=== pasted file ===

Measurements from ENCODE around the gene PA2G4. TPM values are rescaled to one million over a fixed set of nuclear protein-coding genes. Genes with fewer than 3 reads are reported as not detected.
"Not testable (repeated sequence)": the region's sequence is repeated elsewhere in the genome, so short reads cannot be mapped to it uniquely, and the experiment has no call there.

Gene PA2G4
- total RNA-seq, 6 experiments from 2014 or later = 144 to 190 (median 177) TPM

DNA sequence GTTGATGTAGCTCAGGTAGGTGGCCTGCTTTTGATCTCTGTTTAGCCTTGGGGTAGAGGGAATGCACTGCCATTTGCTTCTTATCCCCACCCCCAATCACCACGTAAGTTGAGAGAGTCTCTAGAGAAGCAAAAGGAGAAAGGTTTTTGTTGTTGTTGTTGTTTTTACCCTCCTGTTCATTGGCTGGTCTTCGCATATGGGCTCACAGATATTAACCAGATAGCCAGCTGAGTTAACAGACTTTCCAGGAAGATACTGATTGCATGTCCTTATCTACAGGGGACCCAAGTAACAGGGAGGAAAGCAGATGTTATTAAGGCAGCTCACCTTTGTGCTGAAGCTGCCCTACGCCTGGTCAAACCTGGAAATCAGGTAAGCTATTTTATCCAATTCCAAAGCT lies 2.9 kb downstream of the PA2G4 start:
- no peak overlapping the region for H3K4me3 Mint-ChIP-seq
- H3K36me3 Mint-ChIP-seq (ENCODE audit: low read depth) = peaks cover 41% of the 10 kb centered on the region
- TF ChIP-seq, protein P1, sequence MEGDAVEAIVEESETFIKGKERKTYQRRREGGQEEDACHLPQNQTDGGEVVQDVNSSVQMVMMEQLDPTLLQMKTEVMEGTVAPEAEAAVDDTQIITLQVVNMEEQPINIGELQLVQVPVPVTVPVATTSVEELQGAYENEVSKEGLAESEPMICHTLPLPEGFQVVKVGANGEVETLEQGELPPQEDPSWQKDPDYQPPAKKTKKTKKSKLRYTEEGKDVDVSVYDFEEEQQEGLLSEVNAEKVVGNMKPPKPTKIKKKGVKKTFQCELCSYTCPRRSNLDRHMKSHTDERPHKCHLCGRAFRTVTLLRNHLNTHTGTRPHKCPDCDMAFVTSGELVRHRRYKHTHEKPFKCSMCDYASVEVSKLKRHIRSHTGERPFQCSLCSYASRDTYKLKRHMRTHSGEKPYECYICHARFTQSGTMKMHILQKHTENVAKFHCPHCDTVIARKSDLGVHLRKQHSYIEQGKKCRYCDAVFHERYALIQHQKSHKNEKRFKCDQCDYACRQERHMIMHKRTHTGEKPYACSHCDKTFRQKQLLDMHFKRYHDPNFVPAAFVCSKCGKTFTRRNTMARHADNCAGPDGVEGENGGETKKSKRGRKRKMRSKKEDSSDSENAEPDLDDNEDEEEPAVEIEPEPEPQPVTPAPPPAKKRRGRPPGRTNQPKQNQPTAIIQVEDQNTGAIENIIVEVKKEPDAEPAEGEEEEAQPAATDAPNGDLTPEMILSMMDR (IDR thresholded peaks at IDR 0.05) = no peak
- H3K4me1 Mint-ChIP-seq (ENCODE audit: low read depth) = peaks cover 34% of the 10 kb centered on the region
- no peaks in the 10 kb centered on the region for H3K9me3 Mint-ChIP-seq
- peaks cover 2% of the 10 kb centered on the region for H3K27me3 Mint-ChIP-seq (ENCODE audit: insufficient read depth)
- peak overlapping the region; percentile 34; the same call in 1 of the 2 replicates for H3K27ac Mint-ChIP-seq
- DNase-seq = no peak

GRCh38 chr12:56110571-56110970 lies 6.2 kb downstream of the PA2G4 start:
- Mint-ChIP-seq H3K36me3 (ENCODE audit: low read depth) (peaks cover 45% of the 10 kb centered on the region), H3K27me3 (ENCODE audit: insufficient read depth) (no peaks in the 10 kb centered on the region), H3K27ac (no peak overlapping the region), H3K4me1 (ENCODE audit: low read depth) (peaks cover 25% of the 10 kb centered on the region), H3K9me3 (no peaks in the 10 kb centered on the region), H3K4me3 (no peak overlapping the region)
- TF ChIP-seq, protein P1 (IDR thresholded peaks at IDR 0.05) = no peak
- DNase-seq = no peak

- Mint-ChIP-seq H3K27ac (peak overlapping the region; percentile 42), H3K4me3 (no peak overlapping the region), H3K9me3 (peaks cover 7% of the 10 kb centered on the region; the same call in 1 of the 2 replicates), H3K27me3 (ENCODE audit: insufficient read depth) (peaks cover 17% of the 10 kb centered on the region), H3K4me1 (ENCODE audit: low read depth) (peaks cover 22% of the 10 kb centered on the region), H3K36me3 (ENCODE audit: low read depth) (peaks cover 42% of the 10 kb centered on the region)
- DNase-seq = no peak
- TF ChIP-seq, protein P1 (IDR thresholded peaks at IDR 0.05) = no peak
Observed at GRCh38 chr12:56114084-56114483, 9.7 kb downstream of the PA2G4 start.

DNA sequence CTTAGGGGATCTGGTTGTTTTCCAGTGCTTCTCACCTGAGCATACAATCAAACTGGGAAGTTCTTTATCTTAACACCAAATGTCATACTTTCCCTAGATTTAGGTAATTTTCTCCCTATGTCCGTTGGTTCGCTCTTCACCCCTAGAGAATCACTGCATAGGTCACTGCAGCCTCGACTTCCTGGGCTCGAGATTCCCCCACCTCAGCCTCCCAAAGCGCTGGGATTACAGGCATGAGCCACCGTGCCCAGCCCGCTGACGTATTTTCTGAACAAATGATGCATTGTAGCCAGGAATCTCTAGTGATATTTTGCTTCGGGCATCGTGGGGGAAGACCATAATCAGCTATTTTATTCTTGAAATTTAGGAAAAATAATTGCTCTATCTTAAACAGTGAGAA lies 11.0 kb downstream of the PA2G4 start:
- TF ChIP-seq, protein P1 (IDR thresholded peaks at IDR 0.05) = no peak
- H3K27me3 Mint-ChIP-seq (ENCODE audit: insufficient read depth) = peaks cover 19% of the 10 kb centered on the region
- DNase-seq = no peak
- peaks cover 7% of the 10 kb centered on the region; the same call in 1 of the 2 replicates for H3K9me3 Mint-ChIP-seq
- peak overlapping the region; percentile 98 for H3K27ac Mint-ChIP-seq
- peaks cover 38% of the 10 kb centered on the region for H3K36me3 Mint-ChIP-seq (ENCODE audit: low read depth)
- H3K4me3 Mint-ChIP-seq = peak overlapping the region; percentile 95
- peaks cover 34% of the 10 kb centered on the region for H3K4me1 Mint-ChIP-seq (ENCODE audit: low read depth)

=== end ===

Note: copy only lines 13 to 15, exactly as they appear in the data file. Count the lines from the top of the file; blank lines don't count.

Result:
- DNase-seq = no peak

GRCh38 chr12:56110571-56110970 lies 6.2 kb downstream of the PA2G4 start:
- Mint-ChIP-seq H3K36me3 (ENCODE audit: low read depth) (peaks cover 45% of the 10 kb centered on the region), H3K27me3 (ENCODE audit: insufficient read depth) (no peaks in the 10 kb centered on the region), H3K27ac (no peak overlapping the region), H3K4me1 (ENCODE audit: low read depth) (peaks cover 25% of the 10 kb centered on the region), H3K9me3 (no peaks in the 10 kb centered on the region), H3K4me3 (no peak overlapping the region)